Harris Bricken attorneys Jonathan Bench and Fred Rocafort sat down again to discuss Non-fungible Tokens (NFTs) and the legal issues common to their creation and transfer. Check out the last conversation HERE. A transcription of this talk can be found below.
When dealing with NFTs, pay attention to the relevant contracts, whether they are smart contracts or traditional contracts. Note that jurisdictional differences could be important and are systemic to all web3 technology and future dispute resolution.
Don’t let the “smart” part of a smart contract dazzle you. You should think of a smart contract as only one part of what should be a larger and more comprehensive traditional contract. The smart contract can still play a part, but it should not and cannot entirely replace traditional contract best practices.
Register everything you can. Determine what intellectual property you have created or received and the steps you need to take to protect your IP.
Make sure TM registrations cover NFT use. NFT use is an entirely different trademark category than your traditional business endeavors, and you need to protect it accordingly.
TM assignment agreements should include NFT language. NFTs often comprise a novel use for an existing trademark.
Be mindful of naked license issues so that you do not inadvertently transfer or abandon all of your IP rights in your NFT transfers or licenses.
Jonathan Bench 0:05
Fred, thanks for coming back for this third part of our discussion today. Let’s talk about some general legal do’s and don’ts when you’re working in the NFT. Space. What kind of suggestions do you have for everybody?
Fred Rocafort 0:15
Well, sure, first and foremost, look at the specific terms, whether you’re talking about a smart contract, whether you’re talking about a conventional contract, whether you’re having to follow particular terms and conditions that are set up by the entity, selling the NFT, or by the platform on which it’s being shared, look at the look at the fine prints, right, this is this is, in a way no different than the advice we would give for for people engaging in all kinds of transactions, that the terms will be different. There is no such thing as NFT law, you know, that is going to create special rules, at least not for the time being at a presentation that I attend that recently, somebody offered a great example, using using the hammers as an example and saying, look, there’s no national hammer law in any country. But if you go and then bash someone’s head with with that, with that hammer, then there’s going to be criminal criminal law implications. And it’s the same thing with with with with with an NFT. Right. What are you doing with it? Right? I mean, there’s all sorts of potential implications, you know, one, one area in particular that you might be looking at, right, for example, is there is there a potential for NFT’s to be used as a vehicle in the issuance of securities, right? I mean, I haven’t seen that. But it but to the extent that it potentially could be used in that way, then securities laws are going to be implicated, right? You have to look at the use. And in the same way that that regulation is going to depend on the particular users that are being given to the NFT, the conditions under which you acquire it aren’t going to change the rights that you have, it could be the case that I sell an NFT that includes artwork that I created. And as part of that package, I am also transferring my copyright over that, but somebody else might be doing the exact same thing but retaining that so really look at the really look at the specifics. And don’t let the smart part of smart contracts dazzle you. It the definition, there’s still debate over what exactly is is this a smart contract, but I can tell you, it doesn’t mean that it’s going to smartly and wisely get rid of all issues that are faced by parties when they enter into a contract. So take a look at that. And again, don’t neglect the terms and conditions, don’t neglect that I mean that because that could really devil is in the details. And it could be those conditions that are even less likely to, to or that you might just a higher chance that you might not read them that that that might be the key to what you can do and not do. More broadly. For for anyone who’s involved in this space, especially from from the creative side of things, register everything that you can in terms of IP. If you are if you if you have a business, the your your your create your minting NFTs even putting aside what intellectual property rights you might have over what you’re creating, at least protect your business, right you have a name, you might have a logo, you might have slogans that you use, protect those, right? If you are someone who is minting NFT’s using their own artwork, or if you’re representing or working together with that original creator, again, protect that that underlying work so that there’s no ambiguity there so that you don’t accidentally end up giving up rights that that could be of value. So in in essence, a lot of the the legal advice connected to NFT’s is advice that that is a very wide application. These are these are legal fundamentals really. One important thing is make sure that in the case, specifically of trademarks, make sure that your trademark applications are or if you have, if you have registered your trademark already, make sure that you expand that coverage to include activities in this space. There’s a, there’s been a flurry of activity by all sorts of companies that are getting into this space, making sure that their trademarks are covering their activities and in the web three space. And that is something that all companies entering the world through space should be doing. Because just to give a very simple example, let’s say that I’m in the business of making T shirts. And that’s what I’ve been doing for a long time. But now I want to start minting NFT’s and maybe connecting those to my to my to my actual clothing, or it might be going into completely new business areas, right maybe selling virtual T shirts, whatever the case may be. Now, if my trademark registrations only extend to, to my core business of selling clothing, then I might not have sufficient protections for for my for my NFT business. So so be sure to update and refresh those. Those registrations. I mean, I think this is a very, very, this is a very actionable intelligence that that we can provide. Also, when entering into licensing agreements, whether that is as part of the of the smart contract, or whether you are providing this content and creating Terms and Conditions. Be careful with licensing and again, this is this is not a an NFT specific issue, it’s just that in the NFT context, it’s going to manifest itself in different ways. Make sure that you avoid the pitfalls that are present. When for for license ORs. So just a very brief summary when you license the use of your of your trademark, if you’re not careful, if you basically, you know, for example, if I had a trademark and I say, Jonathan, I hereby grant you a license to do whatever you want with my trademark, that creates the risk that that trademark will be considered to be Jonathan’s and not mine. Right? That’s I’m oversimplifying. But but there that risk does exist and a licensing agreement that’s well drafted will have provisions addressing that, and there will be safeguards in place to to avoid that outcome, right? Because that’s usually not what what a what a license or wants, right? If I wanted to give away the trademark, I could do that. License usually implies that I want to retain ownership in that and data in that trademark. So in the NFT context, and again, it’s an evolving area. So there are going to be challenges, there are going to be some bumps in the road. But at a minimum, we can say, watch out for those issues, right? It’s going to be a challenge for us as attorneys to come up with the contractual provisions that allow our clients who are licensed in their their trademarks in the NFT context do to retain that ownership. But it is something that we have to be will have to look look out for and our audience should as well.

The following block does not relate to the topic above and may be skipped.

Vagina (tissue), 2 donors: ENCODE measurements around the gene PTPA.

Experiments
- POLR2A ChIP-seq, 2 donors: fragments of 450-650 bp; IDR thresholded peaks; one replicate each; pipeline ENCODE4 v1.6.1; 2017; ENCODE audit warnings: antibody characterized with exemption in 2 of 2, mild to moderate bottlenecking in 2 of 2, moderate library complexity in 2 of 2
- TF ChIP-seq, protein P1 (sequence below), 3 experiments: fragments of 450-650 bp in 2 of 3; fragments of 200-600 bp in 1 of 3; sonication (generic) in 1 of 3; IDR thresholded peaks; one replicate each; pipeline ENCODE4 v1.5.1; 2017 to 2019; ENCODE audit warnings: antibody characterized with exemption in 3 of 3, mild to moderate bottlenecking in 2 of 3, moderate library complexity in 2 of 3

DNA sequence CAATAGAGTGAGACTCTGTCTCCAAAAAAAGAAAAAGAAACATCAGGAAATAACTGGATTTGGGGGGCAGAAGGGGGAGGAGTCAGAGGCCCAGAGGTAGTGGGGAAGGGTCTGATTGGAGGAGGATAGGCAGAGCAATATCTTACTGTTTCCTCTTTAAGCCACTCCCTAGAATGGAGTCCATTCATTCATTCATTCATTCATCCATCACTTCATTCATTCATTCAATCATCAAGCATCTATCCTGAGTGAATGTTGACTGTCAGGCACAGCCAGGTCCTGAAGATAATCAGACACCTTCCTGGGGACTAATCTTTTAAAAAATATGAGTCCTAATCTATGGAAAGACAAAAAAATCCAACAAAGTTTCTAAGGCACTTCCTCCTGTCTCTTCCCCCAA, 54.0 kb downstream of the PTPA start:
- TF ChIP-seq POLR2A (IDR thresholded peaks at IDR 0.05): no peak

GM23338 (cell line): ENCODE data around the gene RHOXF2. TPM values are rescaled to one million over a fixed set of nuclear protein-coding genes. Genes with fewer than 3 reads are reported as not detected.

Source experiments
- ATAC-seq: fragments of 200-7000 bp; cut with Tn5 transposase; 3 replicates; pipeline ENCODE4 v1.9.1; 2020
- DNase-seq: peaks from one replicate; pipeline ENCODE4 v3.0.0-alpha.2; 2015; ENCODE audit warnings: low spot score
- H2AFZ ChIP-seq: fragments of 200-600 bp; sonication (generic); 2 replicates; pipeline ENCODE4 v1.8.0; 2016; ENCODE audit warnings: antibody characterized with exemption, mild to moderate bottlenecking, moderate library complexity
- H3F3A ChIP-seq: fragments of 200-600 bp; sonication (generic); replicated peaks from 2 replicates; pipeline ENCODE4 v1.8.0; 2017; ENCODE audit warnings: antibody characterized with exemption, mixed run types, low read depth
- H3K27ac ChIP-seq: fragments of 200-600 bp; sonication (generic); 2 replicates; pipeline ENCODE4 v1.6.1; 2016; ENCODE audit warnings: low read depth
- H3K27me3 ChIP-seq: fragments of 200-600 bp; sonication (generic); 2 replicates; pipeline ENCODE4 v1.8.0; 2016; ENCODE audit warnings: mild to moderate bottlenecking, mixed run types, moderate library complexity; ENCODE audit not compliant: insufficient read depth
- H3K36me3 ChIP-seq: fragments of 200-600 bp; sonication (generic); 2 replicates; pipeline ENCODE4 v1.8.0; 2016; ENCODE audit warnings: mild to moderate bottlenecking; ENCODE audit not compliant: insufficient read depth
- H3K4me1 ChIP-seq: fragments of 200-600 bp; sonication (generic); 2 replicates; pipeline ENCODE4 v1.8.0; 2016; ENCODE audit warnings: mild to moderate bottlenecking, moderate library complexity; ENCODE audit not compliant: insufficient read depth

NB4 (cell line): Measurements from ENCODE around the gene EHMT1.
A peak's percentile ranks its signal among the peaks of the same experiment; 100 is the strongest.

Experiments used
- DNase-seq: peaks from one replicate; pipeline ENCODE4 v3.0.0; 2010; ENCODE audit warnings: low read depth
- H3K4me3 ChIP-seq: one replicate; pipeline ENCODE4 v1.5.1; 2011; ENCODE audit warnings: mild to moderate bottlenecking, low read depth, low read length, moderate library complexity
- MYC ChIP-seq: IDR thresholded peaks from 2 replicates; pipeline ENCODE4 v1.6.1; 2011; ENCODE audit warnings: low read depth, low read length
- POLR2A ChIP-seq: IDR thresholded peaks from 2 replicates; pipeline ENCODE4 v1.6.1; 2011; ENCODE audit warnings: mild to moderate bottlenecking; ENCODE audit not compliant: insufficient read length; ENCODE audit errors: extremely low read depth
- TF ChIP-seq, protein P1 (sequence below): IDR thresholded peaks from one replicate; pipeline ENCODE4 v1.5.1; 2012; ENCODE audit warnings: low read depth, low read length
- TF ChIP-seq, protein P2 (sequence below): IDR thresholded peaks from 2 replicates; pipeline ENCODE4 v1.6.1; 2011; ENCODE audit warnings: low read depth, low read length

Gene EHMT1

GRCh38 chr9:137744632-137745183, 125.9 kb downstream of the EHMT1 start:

Jonathan Bench 8:21
I think it’s important to note, Fred, that sometimes people ask us, you know, why does this matter? Right? And I was like, come back to that as well. Why does any of this matter? And I guess it doesn’t matter, unless you are interested in enforcing your rights at some point, right? The law, good business contract, good business relationships, don’t depend on the contracts until things start to go wrong. And that’s when you need to be able to look back and say, Well, what rights do I actually have? So the rights don’t matter. And everyone, this happened in the cannabis space, this happens in every emerging industry, where people who were at the forefront who were minting money, and doing whatever they want to wherever they want to, it’s never an issue for them until there’s an enforcement action for either from some kind of government body or from someone else who says now, I’ve been wronged what are my rights? And so I think it’s important to come back to that and say, we’re, we are not here to we’re not here to stop deals from happening. We’re here to make sure that the deals that you thought you made are actually the deals that you’re making.
Fred Rocafort 9:21
Exactly, absolutely. And that the deals that you’re entering into are what you think it is. And we have to this is why you know, during this conversation, right, I’ve made a point of these twice, right? Be careful, even if you’re told that purchasing does NFT is going to give you ownership over that book or that image. Don’t take that for granted. Right because that could be the case, but that might not be the case. So exactly like you. I like the way you put it right make sure making sure that the deal that you’re entering into is what you think it is.